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If you’re getting a refund, adjust the amount of your withholding, so you don’t have to wait to get your overpayment back.

Get the money back on your future paychecks and apply the difference every pay period to your debt.

You can make more than one payment a month on your credit cards, so don’t let the money sit in your account if you think you might spend it.

Apply your pay increase to your debt

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If you’re fortunate enough to be getting a pay increase this year, start applying the increase to your debt. Make additional payments to your cards before the money disappears from your account.

Cash out your vacation time/paid time off

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Some companies will allow you to “cash out” your vacation time or paid time off. If you have a lot of time accumulated and your company allows it, use the money to pay down debt.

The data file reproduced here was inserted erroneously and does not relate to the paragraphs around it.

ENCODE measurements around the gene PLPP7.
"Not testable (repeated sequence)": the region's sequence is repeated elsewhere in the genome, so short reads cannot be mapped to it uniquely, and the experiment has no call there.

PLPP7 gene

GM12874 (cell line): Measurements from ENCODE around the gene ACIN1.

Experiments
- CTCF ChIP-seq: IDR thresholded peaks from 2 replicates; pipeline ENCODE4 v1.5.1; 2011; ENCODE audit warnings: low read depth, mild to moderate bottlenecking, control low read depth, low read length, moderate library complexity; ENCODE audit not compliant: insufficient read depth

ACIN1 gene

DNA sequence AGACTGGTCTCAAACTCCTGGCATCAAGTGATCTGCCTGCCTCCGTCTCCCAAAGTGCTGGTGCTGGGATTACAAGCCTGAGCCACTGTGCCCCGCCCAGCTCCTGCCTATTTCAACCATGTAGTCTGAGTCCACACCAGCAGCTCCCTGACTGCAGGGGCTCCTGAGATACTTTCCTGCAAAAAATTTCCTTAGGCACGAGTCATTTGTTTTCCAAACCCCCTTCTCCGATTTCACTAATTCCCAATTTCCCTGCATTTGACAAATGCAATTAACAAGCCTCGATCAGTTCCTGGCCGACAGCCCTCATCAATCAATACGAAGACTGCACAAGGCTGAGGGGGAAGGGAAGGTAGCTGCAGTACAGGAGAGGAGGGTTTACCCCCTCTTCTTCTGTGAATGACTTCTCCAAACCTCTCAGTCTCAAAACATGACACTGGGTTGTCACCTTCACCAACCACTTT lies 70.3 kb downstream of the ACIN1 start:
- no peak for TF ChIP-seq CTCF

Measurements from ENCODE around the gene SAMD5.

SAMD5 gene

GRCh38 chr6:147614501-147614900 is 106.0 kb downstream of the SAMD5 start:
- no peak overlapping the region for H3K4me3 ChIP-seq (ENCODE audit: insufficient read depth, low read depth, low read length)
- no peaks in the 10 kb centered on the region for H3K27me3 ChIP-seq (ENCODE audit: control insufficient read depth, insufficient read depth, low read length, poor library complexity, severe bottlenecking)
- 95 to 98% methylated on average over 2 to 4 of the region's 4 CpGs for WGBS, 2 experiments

Work overtime, get a second job or do temporary work

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If your job offers overtime pay, volunteer to work as many extra hours as it will give you. Since you shouldn’t be out spending money anyway, this is a good use of your time.

If you don’t have access to overtime, look for a part-time job. If you have a lot of vacation time banked, contact a temp agency and see if you can get an assignment, then take vacation time off from your regular job and earn money temping.

If no jobs are available, consider dog walking or babysitting. Get creative and apply your skills to earn cash by doing things like tutoring or become the neighborhood handyperson.

Don’t take an expensive vacation this year

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If you take an expensive vacation every year, choose to take a “staycation” this year and don’t increase your debt. Visit your local Living on the Cheap website for frugal ideas for a staycation.

Spend two weeks or more eating from your pantry and freezer

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One way to save some money quickly is to reduce your grocery bill for two weeks or more. Spend this time preparing meals from your pantry and freezer and only buy essentials like milk, eggs and produce.